Fred Ebb was born in 1929 but he never admitted it, so none of us ever knew how old he was. He scratched out a modest living, managing to have a handful of songs recorded by early 1950s recording artists, and by holding a variety of odd jobs. But after working for an uncle selling lamps, he determined to concentrate on theatre lyrics, and found a writing partner in Paul Klein, with whom he wrote three complete musicals before he met John Kander. I first heard Fred’s work when he and Paul Klein auditioned for me in our little cubicle of a piano room at MCA. I found their work refreshing and they joined me as early writing clients Ebb and Klein. Out of their collaboration came three musicals, Simon Says, It Gives Me Great Pleasure and one based on a prize-winning short story, Morning Sun, which the Phoenix Theatre (thriving at the time on lower Second Avenue in its own theatre) produced. Not typical Ebb material, this dark tale of a hanging in the south didn’t work. But he’d been launched. Like John with A Family Affair, he’d had a show produced in New York.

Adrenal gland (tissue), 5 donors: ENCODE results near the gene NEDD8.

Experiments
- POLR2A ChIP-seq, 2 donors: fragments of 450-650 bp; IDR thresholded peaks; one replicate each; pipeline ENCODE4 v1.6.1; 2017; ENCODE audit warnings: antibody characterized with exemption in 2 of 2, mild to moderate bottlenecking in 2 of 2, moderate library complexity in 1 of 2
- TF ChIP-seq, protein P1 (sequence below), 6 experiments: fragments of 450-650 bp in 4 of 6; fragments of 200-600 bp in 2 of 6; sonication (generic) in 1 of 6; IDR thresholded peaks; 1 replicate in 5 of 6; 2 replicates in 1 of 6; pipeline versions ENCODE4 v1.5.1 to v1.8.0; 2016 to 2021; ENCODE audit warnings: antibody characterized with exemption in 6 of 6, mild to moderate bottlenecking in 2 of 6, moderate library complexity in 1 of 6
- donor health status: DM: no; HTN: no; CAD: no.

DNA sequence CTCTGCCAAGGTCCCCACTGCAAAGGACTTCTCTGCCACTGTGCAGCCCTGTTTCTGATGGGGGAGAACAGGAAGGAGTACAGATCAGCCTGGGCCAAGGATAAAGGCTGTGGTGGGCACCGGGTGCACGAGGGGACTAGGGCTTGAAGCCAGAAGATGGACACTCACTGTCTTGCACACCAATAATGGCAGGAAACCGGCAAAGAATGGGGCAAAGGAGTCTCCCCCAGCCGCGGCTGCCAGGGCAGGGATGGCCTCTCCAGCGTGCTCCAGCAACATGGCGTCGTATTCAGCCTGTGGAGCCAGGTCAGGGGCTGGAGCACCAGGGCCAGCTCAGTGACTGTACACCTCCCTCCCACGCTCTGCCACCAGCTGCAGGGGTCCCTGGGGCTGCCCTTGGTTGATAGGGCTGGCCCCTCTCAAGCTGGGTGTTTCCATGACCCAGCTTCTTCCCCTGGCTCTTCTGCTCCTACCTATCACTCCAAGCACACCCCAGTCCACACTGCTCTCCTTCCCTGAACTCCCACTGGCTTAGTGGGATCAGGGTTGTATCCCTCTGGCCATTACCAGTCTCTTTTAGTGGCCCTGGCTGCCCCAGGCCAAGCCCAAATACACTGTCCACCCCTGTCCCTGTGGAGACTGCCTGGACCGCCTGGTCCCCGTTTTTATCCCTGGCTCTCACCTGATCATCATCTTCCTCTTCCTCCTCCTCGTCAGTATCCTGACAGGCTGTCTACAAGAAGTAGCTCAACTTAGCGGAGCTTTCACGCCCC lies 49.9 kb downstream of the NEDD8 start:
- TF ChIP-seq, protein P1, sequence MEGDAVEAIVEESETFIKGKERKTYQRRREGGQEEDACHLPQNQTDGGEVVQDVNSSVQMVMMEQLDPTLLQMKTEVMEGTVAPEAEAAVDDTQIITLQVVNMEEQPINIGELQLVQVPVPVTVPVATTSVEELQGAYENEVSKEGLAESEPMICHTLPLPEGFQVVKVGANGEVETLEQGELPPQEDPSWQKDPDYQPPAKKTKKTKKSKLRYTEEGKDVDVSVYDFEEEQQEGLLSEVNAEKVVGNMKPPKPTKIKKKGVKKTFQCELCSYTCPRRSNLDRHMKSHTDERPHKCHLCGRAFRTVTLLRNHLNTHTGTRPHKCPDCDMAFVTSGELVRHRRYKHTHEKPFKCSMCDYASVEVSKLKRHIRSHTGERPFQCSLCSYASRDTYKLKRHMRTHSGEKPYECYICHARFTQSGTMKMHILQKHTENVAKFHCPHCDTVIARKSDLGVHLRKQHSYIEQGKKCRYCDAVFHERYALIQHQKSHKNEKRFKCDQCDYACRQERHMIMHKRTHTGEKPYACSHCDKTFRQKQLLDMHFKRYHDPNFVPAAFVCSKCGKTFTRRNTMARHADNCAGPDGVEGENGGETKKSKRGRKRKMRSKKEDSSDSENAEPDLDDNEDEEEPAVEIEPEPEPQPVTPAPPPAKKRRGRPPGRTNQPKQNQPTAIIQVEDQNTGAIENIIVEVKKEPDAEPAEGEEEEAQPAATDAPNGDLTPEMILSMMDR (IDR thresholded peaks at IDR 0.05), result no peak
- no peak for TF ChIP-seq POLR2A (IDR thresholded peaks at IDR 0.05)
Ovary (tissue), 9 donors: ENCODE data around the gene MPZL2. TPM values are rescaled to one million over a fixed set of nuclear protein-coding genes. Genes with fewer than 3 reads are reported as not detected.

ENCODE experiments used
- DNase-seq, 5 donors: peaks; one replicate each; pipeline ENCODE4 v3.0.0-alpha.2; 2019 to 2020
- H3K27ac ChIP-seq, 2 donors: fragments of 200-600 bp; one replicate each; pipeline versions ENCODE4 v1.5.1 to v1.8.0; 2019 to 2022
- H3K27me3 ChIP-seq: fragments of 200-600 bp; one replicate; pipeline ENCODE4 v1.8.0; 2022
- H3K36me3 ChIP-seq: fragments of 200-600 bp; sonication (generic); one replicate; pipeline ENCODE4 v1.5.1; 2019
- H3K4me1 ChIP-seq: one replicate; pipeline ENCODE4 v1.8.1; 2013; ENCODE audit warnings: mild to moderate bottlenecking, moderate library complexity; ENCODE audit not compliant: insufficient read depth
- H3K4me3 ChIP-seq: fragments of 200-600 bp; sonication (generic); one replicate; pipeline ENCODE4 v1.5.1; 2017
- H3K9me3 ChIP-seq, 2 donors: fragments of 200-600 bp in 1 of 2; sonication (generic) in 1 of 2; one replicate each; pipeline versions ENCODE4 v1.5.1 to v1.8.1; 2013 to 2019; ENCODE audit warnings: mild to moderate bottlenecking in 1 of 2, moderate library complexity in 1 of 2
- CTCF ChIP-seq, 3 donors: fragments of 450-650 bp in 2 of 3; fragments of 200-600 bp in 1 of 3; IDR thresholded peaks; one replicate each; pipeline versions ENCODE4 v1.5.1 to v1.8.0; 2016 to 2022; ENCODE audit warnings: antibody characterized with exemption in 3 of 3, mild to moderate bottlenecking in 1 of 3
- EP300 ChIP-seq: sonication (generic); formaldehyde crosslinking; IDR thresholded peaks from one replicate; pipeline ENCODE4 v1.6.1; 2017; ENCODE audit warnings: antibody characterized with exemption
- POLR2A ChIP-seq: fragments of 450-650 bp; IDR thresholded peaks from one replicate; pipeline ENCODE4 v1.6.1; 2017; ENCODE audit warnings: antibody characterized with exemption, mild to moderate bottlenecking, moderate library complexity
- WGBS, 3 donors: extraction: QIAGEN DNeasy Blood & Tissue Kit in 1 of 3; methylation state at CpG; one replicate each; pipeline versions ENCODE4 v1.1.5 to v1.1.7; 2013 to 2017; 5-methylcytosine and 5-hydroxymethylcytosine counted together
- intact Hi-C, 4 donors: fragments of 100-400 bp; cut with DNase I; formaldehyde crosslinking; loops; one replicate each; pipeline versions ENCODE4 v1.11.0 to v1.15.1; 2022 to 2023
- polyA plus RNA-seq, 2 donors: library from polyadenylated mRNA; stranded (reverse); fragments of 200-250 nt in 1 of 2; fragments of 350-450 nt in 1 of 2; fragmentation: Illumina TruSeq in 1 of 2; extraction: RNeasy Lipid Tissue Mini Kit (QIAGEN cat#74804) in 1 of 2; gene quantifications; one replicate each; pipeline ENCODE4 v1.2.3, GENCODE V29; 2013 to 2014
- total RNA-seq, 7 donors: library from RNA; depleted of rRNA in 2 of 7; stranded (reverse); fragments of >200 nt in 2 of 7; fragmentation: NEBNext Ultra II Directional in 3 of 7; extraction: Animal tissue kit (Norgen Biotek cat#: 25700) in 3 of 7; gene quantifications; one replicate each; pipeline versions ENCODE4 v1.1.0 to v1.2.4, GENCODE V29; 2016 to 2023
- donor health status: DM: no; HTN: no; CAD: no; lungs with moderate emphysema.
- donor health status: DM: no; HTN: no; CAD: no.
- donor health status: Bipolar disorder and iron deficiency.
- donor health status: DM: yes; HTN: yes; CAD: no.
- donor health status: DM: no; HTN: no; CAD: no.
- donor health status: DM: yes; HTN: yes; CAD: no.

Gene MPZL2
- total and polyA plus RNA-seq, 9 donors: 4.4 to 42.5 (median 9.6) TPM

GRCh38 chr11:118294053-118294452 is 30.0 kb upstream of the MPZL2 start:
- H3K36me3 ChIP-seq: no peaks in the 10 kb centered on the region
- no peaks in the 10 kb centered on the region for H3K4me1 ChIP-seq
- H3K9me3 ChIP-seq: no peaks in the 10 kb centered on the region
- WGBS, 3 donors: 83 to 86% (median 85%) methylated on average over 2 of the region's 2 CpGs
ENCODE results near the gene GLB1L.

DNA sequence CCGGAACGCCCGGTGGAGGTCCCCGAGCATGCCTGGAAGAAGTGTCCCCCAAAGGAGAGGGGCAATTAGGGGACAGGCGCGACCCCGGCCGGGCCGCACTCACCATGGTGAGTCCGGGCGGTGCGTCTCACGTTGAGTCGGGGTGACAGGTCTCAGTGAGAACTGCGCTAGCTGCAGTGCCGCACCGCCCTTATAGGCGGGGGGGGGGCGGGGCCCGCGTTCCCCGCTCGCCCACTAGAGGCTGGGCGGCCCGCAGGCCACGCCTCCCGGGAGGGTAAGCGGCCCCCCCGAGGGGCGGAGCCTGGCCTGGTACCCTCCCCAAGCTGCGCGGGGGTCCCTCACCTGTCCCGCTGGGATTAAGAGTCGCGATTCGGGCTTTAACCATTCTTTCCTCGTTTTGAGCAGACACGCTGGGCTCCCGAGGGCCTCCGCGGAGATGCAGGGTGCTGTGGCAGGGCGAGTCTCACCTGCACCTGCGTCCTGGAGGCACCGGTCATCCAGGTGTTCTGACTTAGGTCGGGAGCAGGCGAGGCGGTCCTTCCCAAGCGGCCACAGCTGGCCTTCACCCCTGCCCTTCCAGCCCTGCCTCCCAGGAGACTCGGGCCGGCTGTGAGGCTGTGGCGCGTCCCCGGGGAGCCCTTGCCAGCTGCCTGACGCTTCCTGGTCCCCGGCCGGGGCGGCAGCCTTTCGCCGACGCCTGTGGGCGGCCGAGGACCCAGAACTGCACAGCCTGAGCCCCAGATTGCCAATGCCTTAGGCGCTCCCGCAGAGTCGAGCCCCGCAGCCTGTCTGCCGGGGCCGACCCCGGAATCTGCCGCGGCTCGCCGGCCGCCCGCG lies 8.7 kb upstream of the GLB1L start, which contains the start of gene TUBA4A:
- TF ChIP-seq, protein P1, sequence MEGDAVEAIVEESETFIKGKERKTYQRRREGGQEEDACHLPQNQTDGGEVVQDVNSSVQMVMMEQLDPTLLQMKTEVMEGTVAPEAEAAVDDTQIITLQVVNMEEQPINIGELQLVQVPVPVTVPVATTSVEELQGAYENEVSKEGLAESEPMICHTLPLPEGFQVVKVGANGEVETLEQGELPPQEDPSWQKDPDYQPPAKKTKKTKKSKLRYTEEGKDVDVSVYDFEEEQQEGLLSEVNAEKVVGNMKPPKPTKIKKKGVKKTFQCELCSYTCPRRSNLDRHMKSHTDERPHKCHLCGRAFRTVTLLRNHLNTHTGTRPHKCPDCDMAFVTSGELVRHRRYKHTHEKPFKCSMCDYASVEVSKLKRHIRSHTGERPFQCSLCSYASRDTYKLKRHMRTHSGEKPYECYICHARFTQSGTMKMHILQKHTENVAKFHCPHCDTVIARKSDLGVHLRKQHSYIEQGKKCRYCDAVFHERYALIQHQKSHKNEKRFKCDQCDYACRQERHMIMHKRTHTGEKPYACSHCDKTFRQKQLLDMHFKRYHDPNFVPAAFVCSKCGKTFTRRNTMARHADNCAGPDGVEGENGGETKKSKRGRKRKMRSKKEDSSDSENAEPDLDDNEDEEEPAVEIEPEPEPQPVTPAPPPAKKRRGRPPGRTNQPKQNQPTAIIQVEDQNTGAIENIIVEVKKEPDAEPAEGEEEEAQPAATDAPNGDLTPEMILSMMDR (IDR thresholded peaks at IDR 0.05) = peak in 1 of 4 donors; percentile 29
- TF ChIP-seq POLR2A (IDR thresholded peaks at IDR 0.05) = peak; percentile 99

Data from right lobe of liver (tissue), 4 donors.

Though Ebb and Kander had each heard of the other, they’d never met. When Paul Klein decided he needed a more stable working life, and the Goldman brothers went their own ways to write novels, plays and films, “timing is everything” proved true. As I still represented them both, I took Fred to see A Family Affair during a rainy Wednesday matinée in 1962 when its theatre was half empty, and when the bows were over I asked him: “Well? You need a composer; John needs a lyricist. What do you say?” He looked at me, took his time. And his answer, without equivocation was: “Yeah, I could work with him.”